Botanical piracy! A French botanist plots to steal red dye cochineal insects from Spanish Mexico and transplant them and their cacti hosts to the French Caribbean. The year is 1776. Nicolas-Joseph Thiéry de Menonville is a fast talker and a quick thinker. Botanist and physician by training, he insinuates his way from Port-au-Prince, first to Havana and then to the Mexican mainland on the ruse that he is searching for a botanical cure for gout. In Veracruz, however, his passport is confiscated, and the Viceroy orders him to leave Mexico on the first available ship. There are three weeks to wait before the ship sails. Thiéry de Menonville concocts a daring plan. Circulating the story that he is spending the interval before his departure at the country estate of an alluring widow, he instead climbs over the city wall of Veracruz in the dead of night and sets out on foot for Oaxaca and its cochineal plantations, no matter that he is ignorant of the exact route to take. Not daunted, he stops at a monastery and tells the monks he has made a vow to walk on foot to Nuestra Señora de la Soledad in Oaxaca, and the monks point him on the right road. How Thiéry de Menonville succeeds in bringing living cactus and cochineal insects to the French colony of Saint-Domingue is a non-stop true adventure story.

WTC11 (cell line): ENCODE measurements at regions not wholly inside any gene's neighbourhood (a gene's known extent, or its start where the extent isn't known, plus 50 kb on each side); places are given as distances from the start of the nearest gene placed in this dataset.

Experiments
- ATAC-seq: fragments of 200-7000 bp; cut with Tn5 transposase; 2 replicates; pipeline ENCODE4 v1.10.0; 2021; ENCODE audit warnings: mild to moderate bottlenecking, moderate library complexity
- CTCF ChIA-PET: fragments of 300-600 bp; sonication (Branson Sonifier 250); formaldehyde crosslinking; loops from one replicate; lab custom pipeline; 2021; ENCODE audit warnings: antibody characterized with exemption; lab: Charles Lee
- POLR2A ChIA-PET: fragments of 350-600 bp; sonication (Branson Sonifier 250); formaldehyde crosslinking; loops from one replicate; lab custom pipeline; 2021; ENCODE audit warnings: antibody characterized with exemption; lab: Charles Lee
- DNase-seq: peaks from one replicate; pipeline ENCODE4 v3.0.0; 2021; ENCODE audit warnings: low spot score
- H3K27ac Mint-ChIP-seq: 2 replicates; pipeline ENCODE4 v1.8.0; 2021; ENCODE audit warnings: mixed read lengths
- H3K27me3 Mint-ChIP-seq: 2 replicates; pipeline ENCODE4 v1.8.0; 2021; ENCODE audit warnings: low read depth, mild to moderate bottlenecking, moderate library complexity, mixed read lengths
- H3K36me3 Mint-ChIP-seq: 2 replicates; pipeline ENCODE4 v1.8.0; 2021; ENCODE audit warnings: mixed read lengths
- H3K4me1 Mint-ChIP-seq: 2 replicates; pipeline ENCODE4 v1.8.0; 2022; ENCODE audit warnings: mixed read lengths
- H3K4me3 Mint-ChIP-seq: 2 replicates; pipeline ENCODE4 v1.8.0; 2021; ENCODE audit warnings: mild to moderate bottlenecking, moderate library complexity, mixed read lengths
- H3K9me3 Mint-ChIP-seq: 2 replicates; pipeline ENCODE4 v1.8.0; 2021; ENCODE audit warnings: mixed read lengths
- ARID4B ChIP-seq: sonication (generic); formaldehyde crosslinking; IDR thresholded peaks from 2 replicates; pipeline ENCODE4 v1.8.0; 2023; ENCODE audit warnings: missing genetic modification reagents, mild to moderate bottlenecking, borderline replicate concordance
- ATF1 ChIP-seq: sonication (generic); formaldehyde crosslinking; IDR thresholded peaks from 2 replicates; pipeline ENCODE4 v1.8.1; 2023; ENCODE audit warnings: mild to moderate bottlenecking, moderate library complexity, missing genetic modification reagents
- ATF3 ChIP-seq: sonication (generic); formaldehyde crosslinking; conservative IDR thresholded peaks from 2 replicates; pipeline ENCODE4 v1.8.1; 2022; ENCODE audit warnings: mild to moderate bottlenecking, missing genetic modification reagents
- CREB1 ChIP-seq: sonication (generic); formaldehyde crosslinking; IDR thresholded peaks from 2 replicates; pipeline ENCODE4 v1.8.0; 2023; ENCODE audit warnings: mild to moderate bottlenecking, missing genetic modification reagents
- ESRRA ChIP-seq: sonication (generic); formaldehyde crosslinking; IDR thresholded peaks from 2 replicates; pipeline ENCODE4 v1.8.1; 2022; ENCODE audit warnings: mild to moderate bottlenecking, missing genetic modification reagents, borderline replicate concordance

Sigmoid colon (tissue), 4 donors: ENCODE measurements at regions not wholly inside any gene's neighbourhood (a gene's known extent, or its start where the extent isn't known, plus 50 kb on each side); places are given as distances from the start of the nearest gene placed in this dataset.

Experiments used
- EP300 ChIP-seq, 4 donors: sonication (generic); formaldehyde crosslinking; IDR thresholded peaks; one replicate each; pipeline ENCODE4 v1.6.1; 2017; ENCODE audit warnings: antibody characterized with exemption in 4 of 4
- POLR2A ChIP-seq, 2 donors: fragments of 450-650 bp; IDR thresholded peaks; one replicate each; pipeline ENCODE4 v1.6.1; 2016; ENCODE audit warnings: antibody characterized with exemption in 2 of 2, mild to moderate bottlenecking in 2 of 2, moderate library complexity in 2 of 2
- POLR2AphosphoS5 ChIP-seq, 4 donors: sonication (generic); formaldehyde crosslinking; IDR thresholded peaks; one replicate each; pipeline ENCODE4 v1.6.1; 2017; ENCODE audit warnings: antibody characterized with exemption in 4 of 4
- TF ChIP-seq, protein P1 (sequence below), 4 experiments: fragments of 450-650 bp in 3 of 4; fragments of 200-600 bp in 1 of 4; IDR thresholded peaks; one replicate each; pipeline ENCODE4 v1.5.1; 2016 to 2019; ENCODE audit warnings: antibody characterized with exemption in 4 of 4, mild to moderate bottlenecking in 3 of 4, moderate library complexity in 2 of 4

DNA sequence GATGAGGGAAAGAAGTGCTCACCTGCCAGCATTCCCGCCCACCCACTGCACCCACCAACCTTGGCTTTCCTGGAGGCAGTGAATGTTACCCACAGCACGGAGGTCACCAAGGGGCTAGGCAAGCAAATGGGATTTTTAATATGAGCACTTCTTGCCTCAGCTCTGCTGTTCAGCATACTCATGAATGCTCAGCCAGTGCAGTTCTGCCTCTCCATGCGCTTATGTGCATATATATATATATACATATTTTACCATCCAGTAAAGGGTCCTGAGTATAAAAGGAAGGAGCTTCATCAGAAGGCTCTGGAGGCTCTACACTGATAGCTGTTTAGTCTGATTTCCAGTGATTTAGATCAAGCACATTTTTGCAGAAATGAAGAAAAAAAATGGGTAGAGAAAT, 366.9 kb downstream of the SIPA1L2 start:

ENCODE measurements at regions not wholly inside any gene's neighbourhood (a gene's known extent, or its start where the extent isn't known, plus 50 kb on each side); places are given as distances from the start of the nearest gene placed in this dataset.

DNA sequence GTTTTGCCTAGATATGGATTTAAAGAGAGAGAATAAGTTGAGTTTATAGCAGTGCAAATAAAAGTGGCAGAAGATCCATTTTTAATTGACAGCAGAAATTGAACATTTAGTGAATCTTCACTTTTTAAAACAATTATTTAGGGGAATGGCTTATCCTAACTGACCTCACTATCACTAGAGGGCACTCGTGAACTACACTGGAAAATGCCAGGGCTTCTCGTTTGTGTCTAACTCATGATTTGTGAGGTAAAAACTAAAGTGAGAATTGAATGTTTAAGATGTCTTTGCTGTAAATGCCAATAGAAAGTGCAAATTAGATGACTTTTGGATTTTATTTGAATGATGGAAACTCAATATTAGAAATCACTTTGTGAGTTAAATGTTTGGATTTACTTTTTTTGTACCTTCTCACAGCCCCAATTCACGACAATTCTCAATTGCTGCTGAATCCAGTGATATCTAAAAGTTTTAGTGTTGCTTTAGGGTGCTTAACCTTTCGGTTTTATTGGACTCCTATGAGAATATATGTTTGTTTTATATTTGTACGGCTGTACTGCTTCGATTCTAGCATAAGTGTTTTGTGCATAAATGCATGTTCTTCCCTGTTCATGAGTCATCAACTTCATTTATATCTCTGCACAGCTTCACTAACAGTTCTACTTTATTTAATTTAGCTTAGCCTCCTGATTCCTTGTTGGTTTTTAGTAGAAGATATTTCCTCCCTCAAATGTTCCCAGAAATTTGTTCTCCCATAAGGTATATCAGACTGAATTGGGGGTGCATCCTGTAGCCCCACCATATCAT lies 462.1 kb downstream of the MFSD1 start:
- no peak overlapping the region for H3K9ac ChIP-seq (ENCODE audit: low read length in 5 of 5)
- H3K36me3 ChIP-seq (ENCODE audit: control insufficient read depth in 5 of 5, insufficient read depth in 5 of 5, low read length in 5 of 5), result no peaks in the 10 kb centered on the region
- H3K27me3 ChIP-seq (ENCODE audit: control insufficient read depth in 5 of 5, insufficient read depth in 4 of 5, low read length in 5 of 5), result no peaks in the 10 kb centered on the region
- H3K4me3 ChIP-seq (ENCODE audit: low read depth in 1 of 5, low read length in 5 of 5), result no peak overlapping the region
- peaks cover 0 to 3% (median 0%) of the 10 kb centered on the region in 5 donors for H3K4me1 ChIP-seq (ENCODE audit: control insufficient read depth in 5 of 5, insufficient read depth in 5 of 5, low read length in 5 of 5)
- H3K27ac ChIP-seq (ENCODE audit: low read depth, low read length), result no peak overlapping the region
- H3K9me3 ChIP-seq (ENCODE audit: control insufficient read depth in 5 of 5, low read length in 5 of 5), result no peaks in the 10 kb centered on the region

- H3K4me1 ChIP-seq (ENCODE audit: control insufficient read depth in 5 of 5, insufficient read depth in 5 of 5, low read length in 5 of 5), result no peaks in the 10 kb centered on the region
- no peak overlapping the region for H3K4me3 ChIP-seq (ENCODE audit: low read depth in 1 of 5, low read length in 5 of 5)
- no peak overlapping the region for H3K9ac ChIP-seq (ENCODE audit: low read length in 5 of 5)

I read De Menonville’s account of his travels for LibriVox in 2018-2019. There are over 9 hours of recording. It’s one of the most incredible accounts I’ve ever read! You can access to my recording here:
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